Toronto has one of the most comprehensive integrated waste management systems in North America and manages over 900,000 tonnes of waste each year. In 2019, a total of 399,824 tonnes of residential waste was diverted from landfill through the following programs:
The combined residential diversion rate for single-family homes and multi-residential buildings (with nine or more units) was 53 per cent (compared to 52 per cent in 2018).
This breaks down into a diversion rate of:
One of the factors impacting the diversion rate over the last several years is the changing nature of packaging. As the diversion rate is a weight-based metric, it has been impacted by the shift from heavier packaging materials, such as glass and metal, to lighter ones such as plastic as well as a reduction in the amount of packaging used. Laundry detergent, for example, is now sold in a concentrated form and packaged in smaller plastic jugs.
Other factors impacting the diversion rate include:
Additionally, our diversion rate continues to be impacted by contamination as it relates to both improperly sorted materials entering the recycling stream as well as materials that are contaminated with food residue. Recycling markets also continue to be impacted by international restrictions on acceptable levels of contamination which have resulted in:
In 2019, the City continued to redirect small quantities of recycling to landfill that were too contaminated to process at the material recovery facility and would not have been accepted by recycling markets.
As weight-based diversion rates do not accurately reflect the overall picture of waste management success, the City has developed additional metrics to better measure performance. These additional metrics were recommended by the Long Term Waste Management Strategy and include:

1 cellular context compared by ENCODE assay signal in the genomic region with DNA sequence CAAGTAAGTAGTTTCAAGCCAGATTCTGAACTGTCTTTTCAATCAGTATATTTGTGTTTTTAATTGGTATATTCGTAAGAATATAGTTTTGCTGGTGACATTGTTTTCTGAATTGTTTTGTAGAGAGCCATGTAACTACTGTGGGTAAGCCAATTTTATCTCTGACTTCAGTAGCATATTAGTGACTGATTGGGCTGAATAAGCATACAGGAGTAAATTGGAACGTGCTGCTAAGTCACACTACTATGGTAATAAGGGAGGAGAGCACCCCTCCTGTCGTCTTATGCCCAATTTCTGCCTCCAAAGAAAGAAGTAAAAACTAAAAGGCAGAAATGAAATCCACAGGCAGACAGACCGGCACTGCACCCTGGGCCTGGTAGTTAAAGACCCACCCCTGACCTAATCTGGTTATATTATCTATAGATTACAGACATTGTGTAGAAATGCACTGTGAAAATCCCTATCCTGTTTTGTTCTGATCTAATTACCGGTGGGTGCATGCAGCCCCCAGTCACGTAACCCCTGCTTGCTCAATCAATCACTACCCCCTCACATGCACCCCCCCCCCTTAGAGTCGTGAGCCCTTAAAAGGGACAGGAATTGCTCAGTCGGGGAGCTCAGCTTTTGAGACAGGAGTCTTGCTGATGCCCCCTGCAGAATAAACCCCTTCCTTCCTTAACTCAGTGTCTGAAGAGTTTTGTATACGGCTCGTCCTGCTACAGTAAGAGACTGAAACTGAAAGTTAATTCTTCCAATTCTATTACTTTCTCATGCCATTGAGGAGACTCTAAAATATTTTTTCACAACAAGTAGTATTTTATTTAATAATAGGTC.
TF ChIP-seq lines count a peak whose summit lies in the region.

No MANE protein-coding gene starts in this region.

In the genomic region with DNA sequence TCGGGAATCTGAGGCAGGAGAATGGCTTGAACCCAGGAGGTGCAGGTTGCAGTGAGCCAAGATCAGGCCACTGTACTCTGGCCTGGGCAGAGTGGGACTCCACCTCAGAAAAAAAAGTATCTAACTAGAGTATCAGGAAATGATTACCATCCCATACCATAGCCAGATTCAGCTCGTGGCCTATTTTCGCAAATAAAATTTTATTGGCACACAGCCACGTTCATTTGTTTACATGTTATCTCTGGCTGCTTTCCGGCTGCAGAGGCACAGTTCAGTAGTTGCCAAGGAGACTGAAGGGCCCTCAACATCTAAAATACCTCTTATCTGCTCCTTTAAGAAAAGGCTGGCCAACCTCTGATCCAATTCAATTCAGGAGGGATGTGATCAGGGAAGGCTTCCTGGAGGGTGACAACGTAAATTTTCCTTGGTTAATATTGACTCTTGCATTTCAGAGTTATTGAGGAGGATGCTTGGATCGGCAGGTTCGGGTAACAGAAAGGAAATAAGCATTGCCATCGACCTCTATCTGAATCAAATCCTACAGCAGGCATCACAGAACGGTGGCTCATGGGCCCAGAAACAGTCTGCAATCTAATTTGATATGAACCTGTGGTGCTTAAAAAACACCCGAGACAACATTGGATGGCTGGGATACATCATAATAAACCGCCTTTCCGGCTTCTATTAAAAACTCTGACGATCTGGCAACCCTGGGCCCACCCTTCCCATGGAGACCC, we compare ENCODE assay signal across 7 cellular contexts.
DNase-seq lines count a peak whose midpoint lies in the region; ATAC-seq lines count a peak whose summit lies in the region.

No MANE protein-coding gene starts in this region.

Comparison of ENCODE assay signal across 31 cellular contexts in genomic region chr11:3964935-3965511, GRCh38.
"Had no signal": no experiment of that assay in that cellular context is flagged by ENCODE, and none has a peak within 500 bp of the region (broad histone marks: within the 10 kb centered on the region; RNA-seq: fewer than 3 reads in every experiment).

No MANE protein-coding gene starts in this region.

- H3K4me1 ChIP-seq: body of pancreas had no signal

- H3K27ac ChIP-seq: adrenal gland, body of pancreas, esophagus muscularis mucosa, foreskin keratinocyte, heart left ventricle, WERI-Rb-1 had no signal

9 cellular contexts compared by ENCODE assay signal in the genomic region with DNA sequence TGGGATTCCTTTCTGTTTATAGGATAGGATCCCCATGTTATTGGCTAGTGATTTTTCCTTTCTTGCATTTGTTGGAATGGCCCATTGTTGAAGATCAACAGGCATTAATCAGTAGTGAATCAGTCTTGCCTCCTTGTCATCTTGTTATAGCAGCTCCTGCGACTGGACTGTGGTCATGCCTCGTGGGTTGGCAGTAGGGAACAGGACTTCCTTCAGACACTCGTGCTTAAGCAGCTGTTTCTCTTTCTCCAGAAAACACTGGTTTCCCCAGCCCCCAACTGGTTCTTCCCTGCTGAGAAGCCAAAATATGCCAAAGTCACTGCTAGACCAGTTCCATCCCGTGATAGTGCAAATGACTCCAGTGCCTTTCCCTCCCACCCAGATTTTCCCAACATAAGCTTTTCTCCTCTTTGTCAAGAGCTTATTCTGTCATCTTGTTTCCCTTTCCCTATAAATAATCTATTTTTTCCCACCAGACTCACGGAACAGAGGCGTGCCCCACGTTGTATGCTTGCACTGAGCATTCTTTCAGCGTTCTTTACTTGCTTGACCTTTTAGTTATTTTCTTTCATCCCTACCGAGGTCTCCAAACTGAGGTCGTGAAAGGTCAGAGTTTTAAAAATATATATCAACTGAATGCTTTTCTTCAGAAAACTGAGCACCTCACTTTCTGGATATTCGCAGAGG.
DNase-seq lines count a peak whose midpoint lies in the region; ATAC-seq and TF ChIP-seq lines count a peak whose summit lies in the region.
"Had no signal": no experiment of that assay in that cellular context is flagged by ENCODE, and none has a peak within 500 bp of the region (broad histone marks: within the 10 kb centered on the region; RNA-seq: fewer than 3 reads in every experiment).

In addition to educating residents about proper participation in its waste diversion programs, the City also strongly promotes the first two R’s of the waste hierarchy – reduce and reuse. To support and promote a culture of reduction and reuse, the City initiated Community Reduce & Reuse Programs across Toronto. These Programs are delivered in neighbourhood hubs and educate residents on ways to reduce and reuse through activities such as bike repair, canning and preserving to reduce food waste, clothing repair, community composting, and the sharing and repairing of household items. In 2019, 850 kg of clothing was diverted, 1,500 kg of surplus food was redistributed, and 801 bikes were repaired through the Programs.
In August 2019, the Province of Ontario initiated a process to develop a regulation that will make producers of packaging and paper products financially and operationally responsible for the end-of-life management of materials that they introduce into the marketplace. This is known as Extended Producer Responsibility (EPR). A potential benefit of EPR is innovation in packaging, as producers will be driven to make the packaging they put into the marketplace easier to recycle once they are responsible its end-of-life management.